First Published Monday, March 23, 2015
? Chronicle Journal Columns
By Jason MacLean
Have you watched Under the Dome yet? I’m not talking about the TV adaptation of Stephen King’s novel of the same name. I’m talking about the documentary released last month about China’s cataclysmic air pollution that generated more than 200 million views on Chinese websites within days of its release before the government ordered that it be removed from the Internet (you can watch it with English subtitles here:https://www.youtube.com/watch?v=T6X2uwlQGQM).
The TED Talk-style documentary was made by Chai Jing, a former investigative journalist for China Central Television, a state network. Under the Dome refers to the miasmic smog omnipresent in Chinese cities.
The documentary struck a nerve in China because of the way Ms Chai candidly shares her fears of the threats posed by air pollution to her infant daughter’s health, a common concern among Chinese parents. More about this in a moment.
Ms Chai also assails the politics of environmental regulation by showing how little power officials at the Ministry of Environmental Protection have to enforce environmental laws in China due to the outsize influence of state-owned enterprises and private corporations, especially oil and gas companies, steel producers and automakers. (Sound familiar, Canada?)
Courageously, ministry officials appeared in the documentary and spoke of their inability to regulate these companies.
Predictably, Under the Dome also triggered industry backlash. Wan Zhanxiang, a senior oil company official, wrote an essay for Cubeoil.com suggesting that Ms Chai “doesn’t have enough brains and not enough knowledge or thoughts,” concluding that “she has no insights.”
Over 200 million Chinese disagreed. Which is why Chinese government leaders lay awake at night worrying about the growth of environmentalism among ordinary citizens, who in turn lay awake at night worrying about the future of their children.
Here in Canada, we too are Under the Dome of both rising greenhouse gas emissions and an increasingly repressive, fear-mongering federal government.
As recently reported by The Globe and Mail, the RCMP considers what it calls the “anti-petroleum” movement “a growing and violent threat to Canada’s security.”
Under the recently tabled Bill C-51, the Harper government defines “activity that undermines the security of Canada” as anything that interferes with the economic or financial stability of the country.
The RCMP’s report goes on to extol the value of the oil and gas sector to the Canadian economy, adding that many environmentalists “claim” that climate change is the most serious global environmental threat. According to the RCMP, environmentalists further “claim” that climate change is a direct consequence of human activity and is “reportedly” linked to the use of fossil fuels.
I wonder what the RCMP and the PMO will make of a report launched last week called Acting on Climate Change: Solutions from Canadian Scholars. The report was produced by an initiative called Sustainable Canada Dialogues made up of over 60 scholars from across the country (the report is available free of charge here:http://www.sustainablecanadadialogues.ca/en/endorsement).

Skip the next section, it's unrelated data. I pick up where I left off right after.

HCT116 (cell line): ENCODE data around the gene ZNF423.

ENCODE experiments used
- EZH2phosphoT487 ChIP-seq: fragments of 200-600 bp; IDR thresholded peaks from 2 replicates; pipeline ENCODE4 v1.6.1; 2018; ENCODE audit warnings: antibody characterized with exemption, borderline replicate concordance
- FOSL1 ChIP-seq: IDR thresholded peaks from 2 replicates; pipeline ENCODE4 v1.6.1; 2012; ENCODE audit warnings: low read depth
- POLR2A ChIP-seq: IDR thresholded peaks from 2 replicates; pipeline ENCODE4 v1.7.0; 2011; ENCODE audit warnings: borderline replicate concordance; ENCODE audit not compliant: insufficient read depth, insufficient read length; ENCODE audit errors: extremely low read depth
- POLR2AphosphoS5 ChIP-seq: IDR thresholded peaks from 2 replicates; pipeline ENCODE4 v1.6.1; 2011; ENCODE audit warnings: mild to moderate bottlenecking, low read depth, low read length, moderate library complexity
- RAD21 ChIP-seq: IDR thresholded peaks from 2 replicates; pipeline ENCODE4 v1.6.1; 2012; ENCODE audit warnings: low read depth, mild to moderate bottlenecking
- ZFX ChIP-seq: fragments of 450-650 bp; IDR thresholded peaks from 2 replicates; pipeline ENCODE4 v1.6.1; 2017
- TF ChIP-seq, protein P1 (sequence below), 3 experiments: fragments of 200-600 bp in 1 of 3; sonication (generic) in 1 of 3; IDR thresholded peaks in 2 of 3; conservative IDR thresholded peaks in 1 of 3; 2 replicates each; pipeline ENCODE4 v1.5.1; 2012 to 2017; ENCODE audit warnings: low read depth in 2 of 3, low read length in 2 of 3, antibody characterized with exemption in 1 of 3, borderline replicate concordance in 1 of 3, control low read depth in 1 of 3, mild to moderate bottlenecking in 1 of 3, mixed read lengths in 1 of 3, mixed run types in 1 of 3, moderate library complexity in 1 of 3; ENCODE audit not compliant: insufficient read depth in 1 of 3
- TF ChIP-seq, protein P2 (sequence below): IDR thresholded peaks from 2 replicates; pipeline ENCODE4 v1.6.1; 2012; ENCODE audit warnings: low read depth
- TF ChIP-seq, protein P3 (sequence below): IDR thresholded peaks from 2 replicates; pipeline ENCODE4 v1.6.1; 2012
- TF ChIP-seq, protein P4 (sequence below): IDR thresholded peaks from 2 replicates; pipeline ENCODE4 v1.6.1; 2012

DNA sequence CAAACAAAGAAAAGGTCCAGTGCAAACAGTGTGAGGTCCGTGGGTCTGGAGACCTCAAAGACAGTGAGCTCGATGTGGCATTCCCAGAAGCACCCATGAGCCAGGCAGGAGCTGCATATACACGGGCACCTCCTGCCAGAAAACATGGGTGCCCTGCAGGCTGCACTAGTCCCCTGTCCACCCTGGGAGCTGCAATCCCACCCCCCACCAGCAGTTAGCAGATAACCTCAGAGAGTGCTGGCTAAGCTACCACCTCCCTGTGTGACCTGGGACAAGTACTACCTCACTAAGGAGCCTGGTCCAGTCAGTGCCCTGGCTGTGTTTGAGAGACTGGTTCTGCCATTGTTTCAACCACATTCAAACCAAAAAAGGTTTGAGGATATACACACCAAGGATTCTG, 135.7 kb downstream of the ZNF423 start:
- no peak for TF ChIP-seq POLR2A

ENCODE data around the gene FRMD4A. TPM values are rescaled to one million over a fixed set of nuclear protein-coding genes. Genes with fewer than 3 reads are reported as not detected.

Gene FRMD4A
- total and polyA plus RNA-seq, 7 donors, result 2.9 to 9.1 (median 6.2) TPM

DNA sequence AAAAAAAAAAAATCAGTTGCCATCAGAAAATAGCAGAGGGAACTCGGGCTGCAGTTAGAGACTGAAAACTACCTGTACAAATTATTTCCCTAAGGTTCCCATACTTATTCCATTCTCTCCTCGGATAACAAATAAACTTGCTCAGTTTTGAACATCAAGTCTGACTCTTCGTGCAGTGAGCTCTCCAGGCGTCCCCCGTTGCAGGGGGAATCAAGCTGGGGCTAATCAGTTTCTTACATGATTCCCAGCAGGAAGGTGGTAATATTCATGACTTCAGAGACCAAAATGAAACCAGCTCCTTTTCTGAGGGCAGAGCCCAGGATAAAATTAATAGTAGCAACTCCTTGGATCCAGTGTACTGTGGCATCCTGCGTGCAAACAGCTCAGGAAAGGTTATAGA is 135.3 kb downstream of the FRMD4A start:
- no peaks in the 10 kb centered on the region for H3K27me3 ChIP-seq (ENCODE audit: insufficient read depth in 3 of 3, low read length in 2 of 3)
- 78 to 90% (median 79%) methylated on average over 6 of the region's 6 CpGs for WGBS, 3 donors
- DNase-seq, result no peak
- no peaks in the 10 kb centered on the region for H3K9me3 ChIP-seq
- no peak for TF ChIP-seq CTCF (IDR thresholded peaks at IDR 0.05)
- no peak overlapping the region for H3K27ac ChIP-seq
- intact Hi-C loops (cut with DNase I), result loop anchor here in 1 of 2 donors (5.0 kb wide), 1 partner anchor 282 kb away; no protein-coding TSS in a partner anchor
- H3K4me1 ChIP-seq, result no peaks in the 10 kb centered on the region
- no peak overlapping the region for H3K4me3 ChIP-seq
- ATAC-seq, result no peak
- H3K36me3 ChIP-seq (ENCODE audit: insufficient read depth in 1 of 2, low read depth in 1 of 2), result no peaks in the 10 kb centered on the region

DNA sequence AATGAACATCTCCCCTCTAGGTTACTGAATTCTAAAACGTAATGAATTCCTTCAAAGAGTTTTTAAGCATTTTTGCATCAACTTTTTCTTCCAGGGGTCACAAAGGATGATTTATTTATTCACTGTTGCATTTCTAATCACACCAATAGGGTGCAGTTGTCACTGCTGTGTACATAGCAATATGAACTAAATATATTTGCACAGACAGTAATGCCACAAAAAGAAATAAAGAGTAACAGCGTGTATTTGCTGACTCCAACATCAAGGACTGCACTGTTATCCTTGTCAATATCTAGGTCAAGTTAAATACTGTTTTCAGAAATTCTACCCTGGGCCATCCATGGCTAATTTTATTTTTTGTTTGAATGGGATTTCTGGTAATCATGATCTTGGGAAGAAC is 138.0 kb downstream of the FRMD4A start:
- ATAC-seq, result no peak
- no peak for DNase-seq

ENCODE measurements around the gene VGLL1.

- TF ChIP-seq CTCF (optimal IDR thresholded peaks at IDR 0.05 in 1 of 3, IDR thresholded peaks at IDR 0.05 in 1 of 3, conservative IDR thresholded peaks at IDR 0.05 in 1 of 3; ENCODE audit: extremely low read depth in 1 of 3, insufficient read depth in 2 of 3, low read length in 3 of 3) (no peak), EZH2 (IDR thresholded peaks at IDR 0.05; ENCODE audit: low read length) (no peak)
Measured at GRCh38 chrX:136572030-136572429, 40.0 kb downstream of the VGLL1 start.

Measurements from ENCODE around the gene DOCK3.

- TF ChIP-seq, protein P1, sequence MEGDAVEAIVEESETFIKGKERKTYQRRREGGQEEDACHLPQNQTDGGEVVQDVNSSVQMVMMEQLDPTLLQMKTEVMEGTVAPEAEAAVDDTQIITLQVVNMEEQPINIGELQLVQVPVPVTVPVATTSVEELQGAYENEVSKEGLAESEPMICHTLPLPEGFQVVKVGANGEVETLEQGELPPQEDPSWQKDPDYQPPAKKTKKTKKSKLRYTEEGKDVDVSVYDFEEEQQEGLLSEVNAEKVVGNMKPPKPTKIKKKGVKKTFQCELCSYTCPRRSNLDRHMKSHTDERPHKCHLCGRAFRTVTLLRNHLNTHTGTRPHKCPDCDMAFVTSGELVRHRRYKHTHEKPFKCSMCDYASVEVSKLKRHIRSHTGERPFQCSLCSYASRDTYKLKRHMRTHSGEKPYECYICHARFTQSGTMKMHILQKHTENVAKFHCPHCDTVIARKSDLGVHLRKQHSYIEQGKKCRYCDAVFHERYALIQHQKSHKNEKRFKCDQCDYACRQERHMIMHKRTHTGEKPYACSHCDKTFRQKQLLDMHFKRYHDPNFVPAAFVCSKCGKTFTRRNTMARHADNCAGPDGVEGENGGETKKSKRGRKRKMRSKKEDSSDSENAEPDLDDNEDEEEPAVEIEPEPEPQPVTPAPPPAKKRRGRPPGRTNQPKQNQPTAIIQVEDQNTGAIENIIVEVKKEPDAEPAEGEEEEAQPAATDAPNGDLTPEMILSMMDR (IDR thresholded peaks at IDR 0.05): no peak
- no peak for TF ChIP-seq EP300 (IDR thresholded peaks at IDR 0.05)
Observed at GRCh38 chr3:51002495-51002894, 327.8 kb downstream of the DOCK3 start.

I will discuss this groundbreaking report in more detail in my next column, but for now, let me give you a preview.
First, the report states that “climate change is the most serious symptom of non-sustainable development. All sectors of Canadian society must contribute to a transition toward sustainability.”
OK, but how practical is that for Canada? According to the report, “because renewable energy resources are plentiful, we believe that Canada could reach 100 per cent reliance on low carbon electricity by 2035.”
This would make it possible “to adopt a long-term target of at least 80 per cent reduction in emissions by the middle of the century, consistent with Canada’s international climate mitigation responsibility.”
This report is part of a growing effort among academics to translate and mobilize expert knowledge into practical policies. In a future column, I will describe other such projects, including the interdisciplinary Climate Change Platform that a number of my colleagues and I have formed at Lakehead University.
Acting on Climate Change: Solutions from Canadian Scholars is directed toward Canadian decision-makers, opinion leaders and elected representatives. Ultimately, however, such projects, not unlike like Ms Chai’s inspiring documentary Under the Dome, are for the next generation.
That’s why Acting on Climate Change is dedicated to “Adèle (2 months) Alice (4 years), Arthur (17 months), Avery (2 years), Brookelyn (7 years), Camille (3 years), Elias (5 years), Emma (1 week), Evan (8 years), Gabriel (2 days), Hanah (9 years), Isis (3 years), Jai (10 years), Josh (10 years), Jules (2 weeks), Keestin (5 years), Louve (11 years), Maggie (13 years), Megan (13 years), Manami (2 years), Matthew (6 years), Mireille (13 years), Naomi (13 years), Penelope (7 years), Samantha (18 months), Tal (16 months), Wilson (12 years), Wusko (9 years), and all other children.”
Jason MacLean teaches environmental law at Lakehead University and writes here biweekly.